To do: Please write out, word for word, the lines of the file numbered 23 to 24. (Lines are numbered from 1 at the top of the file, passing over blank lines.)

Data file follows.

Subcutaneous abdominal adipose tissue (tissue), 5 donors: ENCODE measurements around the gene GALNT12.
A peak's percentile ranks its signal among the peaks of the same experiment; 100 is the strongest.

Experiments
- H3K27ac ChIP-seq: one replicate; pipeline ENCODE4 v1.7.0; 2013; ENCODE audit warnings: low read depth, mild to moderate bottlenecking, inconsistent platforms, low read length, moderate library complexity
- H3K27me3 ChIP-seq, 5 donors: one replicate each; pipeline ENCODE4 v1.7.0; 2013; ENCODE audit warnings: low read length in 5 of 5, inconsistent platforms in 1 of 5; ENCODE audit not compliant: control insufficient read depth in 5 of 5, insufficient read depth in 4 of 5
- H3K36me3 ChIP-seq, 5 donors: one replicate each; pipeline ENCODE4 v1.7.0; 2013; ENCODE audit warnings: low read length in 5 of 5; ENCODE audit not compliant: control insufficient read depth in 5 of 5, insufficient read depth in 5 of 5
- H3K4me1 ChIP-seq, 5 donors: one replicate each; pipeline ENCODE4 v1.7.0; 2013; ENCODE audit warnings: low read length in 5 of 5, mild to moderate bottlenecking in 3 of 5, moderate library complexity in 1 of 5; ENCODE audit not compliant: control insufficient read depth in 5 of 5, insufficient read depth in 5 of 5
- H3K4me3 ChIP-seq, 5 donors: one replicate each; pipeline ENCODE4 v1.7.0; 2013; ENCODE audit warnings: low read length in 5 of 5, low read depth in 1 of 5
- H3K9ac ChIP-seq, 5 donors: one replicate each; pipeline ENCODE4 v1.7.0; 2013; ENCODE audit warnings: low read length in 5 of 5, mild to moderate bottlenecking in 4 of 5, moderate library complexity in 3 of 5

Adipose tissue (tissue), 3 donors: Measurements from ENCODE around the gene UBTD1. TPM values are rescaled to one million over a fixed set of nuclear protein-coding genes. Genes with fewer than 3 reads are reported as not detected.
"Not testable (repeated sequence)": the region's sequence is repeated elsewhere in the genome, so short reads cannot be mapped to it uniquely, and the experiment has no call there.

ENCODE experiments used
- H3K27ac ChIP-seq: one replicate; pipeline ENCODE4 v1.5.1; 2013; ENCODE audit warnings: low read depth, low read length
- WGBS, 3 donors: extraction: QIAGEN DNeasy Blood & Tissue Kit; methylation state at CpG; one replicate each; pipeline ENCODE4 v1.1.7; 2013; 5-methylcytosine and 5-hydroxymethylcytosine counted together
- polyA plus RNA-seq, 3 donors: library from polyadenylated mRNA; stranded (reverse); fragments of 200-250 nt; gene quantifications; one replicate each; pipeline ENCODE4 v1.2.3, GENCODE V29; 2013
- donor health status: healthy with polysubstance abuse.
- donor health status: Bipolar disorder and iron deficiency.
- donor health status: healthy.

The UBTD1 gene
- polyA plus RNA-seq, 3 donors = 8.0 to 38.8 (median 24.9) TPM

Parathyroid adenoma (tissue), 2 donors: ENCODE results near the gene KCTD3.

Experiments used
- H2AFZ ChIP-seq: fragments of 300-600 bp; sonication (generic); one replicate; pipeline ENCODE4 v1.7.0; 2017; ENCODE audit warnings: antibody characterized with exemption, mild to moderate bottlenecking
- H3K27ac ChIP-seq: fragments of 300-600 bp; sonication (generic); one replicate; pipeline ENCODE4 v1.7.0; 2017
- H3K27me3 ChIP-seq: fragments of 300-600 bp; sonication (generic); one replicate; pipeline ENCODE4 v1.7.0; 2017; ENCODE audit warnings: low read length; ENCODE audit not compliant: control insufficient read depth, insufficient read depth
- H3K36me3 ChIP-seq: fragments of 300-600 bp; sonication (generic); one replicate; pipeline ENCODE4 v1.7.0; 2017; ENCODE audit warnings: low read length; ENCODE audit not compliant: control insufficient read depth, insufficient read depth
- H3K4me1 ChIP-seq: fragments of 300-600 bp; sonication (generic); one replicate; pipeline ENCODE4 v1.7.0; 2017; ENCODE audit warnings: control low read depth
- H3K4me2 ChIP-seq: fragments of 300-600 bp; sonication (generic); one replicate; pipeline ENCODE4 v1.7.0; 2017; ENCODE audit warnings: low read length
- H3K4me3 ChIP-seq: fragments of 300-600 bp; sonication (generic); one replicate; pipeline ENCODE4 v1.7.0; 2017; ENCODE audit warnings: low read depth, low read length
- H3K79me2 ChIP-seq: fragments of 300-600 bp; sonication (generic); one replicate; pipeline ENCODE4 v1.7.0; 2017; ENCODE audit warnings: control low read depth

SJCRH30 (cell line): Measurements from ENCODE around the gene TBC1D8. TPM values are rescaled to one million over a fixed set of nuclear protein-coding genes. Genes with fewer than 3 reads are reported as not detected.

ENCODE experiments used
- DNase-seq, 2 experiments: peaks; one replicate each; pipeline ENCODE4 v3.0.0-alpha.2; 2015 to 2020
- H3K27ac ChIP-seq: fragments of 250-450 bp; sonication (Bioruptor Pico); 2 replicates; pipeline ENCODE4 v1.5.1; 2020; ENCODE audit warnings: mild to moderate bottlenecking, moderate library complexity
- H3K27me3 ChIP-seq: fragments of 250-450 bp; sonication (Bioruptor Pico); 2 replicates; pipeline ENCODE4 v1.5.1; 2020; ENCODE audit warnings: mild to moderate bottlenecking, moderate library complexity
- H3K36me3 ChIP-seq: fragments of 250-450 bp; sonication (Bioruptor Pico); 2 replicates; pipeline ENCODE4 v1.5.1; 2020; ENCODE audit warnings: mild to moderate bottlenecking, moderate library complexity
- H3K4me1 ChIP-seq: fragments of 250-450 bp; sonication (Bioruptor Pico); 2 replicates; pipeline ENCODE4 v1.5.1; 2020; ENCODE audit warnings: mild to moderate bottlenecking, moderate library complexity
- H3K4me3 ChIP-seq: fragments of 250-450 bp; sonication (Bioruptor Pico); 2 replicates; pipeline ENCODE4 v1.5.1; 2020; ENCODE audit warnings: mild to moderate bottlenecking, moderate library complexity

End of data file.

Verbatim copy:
- H2AFZ ChIP-seq: fragments of 300-600 bp; sonication (generic); one replicate; pipeline ENCODE4 v1.7.0; 2017; ENCODE audit warnings: antibody characterized with exemption, mild to moderate bottlenecking
- H3K27ac ChIP-seq: fragments of 300-600 bp; sonication (generic); one replicate; pipeline ENCODE4 v1.7.0; 2017